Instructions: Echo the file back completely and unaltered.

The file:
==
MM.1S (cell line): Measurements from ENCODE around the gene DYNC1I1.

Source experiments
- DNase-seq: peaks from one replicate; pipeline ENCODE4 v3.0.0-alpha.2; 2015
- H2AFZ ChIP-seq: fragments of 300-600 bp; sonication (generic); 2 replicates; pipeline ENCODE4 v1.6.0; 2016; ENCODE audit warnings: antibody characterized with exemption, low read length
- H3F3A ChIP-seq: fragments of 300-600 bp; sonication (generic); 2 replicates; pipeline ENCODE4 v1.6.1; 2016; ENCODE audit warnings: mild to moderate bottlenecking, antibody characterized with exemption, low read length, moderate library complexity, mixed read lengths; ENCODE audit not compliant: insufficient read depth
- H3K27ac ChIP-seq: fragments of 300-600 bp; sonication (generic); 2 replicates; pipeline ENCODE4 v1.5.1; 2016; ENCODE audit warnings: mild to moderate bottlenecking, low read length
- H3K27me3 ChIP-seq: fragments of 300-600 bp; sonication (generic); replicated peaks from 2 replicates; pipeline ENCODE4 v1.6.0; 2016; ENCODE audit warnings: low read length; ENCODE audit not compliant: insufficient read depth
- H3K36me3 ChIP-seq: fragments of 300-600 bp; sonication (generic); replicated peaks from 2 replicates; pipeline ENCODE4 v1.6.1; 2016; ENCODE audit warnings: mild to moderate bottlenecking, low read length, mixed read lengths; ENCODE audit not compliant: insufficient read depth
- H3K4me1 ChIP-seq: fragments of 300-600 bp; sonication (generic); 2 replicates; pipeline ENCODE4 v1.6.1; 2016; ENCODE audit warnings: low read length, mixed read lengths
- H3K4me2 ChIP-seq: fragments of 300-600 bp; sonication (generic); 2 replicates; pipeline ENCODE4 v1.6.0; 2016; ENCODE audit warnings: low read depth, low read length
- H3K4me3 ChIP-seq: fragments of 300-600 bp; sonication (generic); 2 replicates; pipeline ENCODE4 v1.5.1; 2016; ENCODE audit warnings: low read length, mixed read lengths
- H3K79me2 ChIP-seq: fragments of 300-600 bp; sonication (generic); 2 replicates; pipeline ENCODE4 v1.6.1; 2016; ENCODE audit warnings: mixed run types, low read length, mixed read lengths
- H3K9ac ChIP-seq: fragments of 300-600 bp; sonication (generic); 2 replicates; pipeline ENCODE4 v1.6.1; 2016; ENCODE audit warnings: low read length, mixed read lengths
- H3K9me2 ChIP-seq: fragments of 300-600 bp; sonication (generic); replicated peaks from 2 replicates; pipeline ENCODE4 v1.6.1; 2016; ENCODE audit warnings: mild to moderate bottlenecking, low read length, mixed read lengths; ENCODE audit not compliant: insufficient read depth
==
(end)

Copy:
MM.1S (cell line): Measurements from ENCODE around the gene DYNC1I1.

Source experiments
- DNase-seq: peaks from one replicate; pipeline ENCODE4 v3.0.0-alpha.2; 2015
- H2AFZ ChIP-seq: fragments of 300-600 bp; sonication (generic); 2 replicates; pipeline ENCODE4 v1.6.0; 2016; ENCODE audit warnings: antibody characterized with exemption, low read length
- H3F3A ChIP-seq: fragments of 300-600 bp; sonication (generic); 2 replicates; pipeline ENCODE4 v1.6.1; 2016; ENCODE audit warnings: mild to moderate bottlenecking, antibody characterized with exemption, low read length, moderate library complexity, mixed read lengths; ENCODE audit not compliant: insufficient read depth
- H3K27ac ChIP-seq: fragments of 300-600 bp; sonication (generic); 2 replicates; pipeline ENCODE4 v1.5.1; 2016; ENCODE audit warnings: mild to moderate bottlenecking, low read length
- H3K27me3 ChIP-seq: fragments of 300-600 bp; sonication (generic); replicated peaks from 2 replicates; pipeline ENCODE4 v1.6.0; 2016; ENCODE audit warnings: low read length; ENCODE audit not compliant: insufficient read depth
- H3K36me3 ChIP-seq: fragments of 300-600 bp; sonication (generic); replicated peaks from 2 replicates; pipeline ENCODE4 v1.6.1; 2016; ENCODE audit warnings: mild to moderate bottlenecking, low read length, mixed read lengths; ENCODE audit not compliant: insufficient read depth
- H3K4me1 ChIP-seq: fragments of 300-600 bp; sonication (generic); 2 replicates; pipeline ENCODE4 v1.6.1; 2016; ENCODE audit warnings: low read length, mixed read lengths
- H3K4me2 ChIP-seq: fragments of 300-600 bp; sonication (generic); 2 replicates; pipeline ENCODE4 v1.6.0; 2016; ENCODE audit warnings: low read depth, low read length
- H3K4me3 ChIP-seq: fragments of 300-600 bp; sonication (generic); 2 replicates; pipeline ENCODE4 v1.5.1; 2016; ENCODE audit warnings: low read length, mixed read lengths
- H3K79me2 ChIP-seq: fragments of 300-600 bp; sonication (generic); 2 replicates; pipeline ENCODE4 v1.6.1; 2016; ENCODE audit warnings: mixed run types, low read length, mixed read lengths
- H3K9ac ChIP-seq: fragments of 300-600 bp; sonication (generic); 2 replicates; pipeline ENCODE4 v1.6.1; 2016; ENCODE audit warnings: low read length, mixed read lengths
- H3K9me2 ChIP-seq: fragments of 300-600 bp; sonication (generic); replicated peaks from 2 replicates; pipeline ENCODE4 v1.6.1; 2016; ENCODE audit warnings: mild to moderate bottlenecking, low read length, mixed read lengths; ENCODE audit not compliant: insufficient read depth